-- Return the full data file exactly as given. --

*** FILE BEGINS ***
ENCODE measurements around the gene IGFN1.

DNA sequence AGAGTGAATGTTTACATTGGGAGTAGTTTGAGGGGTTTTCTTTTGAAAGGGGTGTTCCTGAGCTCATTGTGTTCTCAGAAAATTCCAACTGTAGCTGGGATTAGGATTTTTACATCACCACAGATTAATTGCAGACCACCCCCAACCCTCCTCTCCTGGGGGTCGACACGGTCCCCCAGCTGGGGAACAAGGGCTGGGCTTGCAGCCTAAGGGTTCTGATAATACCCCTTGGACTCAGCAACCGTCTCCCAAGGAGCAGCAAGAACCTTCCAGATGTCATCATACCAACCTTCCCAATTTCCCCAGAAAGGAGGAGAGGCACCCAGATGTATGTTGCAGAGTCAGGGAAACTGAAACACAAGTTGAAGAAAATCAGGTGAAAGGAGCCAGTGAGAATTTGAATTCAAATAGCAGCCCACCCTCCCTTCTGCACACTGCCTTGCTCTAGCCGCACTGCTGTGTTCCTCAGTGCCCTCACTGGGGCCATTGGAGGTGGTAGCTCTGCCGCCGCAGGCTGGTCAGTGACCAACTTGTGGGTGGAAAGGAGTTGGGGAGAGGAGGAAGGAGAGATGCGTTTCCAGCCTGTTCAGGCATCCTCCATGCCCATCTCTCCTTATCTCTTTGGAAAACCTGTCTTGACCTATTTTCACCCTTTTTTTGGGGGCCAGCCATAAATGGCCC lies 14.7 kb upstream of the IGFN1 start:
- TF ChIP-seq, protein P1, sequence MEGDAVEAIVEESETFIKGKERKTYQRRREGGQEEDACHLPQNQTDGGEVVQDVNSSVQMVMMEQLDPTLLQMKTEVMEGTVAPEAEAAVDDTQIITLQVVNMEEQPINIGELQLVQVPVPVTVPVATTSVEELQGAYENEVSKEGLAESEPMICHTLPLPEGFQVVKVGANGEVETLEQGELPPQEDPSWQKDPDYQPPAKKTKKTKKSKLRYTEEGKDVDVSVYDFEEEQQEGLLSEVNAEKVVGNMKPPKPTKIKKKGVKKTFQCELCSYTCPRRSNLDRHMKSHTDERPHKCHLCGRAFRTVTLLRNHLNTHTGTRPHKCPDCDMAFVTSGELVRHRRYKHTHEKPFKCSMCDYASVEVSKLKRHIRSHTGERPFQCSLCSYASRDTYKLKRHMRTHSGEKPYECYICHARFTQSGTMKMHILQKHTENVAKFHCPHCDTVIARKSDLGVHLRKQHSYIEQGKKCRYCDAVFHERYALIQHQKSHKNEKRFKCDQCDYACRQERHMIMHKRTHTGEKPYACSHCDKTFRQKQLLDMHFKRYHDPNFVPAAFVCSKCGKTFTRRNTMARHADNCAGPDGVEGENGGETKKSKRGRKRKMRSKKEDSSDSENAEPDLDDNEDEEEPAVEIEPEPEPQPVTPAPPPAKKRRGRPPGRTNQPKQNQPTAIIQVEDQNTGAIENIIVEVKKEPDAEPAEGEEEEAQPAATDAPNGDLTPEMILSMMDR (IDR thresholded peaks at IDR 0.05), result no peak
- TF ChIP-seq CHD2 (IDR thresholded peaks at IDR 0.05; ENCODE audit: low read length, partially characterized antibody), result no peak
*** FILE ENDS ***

ENCODE measurements around the gene IGFN1.

DNA sequence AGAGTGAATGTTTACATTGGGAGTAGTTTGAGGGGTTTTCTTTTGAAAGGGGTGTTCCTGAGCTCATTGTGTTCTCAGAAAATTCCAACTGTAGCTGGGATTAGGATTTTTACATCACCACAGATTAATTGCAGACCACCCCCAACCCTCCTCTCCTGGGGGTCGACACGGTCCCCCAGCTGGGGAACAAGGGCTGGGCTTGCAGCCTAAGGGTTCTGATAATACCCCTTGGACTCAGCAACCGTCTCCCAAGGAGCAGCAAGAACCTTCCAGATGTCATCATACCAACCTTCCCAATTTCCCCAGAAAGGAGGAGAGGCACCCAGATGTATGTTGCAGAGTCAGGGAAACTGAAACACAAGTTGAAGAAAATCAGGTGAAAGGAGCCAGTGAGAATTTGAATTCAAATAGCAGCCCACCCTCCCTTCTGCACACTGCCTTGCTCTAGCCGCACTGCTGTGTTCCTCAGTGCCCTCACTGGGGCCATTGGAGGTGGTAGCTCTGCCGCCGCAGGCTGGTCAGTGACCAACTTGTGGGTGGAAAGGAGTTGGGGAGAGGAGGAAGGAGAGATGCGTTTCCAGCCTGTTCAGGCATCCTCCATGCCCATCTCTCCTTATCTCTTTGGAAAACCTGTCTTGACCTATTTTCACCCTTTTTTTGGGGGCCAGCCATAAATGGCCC lies 14.7 kb upstream of the IGFN1 start:
- TF ChIP-seq, protein P1, sequence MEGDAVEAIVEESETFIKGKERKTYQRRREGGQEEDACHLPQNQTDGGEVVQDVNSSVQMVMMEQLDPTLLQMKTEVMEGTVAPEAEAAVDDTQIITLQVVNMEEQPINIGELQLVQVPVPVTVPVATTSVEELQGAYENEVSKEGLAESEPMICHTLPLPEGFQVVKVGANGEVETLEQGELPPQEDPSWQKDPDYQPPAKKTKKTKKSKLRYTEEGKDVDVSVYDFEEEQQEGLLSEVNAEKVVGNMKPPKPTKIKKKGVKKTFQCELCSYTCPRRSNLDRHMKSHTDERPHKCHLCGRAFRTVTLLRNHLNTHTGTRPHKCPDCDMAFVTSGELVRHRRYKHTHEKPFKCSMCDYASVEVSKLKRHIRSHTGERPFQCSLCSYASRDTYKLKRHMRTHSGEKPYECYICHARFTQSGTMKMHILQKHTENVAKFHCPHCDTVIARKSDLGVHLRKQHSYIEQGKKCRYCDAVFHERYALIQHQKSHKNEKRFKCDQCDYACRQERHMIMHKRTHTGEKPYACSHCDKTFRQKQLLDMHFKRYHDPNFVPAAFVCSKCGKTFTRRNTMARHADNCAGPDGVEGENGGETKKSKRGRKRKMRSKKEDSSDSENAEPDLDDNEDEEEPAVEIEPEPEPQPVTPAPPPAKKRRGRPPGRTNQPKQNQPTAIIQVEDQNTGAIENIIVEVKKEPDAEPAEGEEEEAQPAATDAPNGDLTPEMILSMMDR (IDR thresholded peaks at IDR 0.05), result no peak
- TF ChIP-seq CHD2 (IDR thresholded peaks at IDR 0.05; ENCODE audit: low read length, partially characterized antibody), result no peak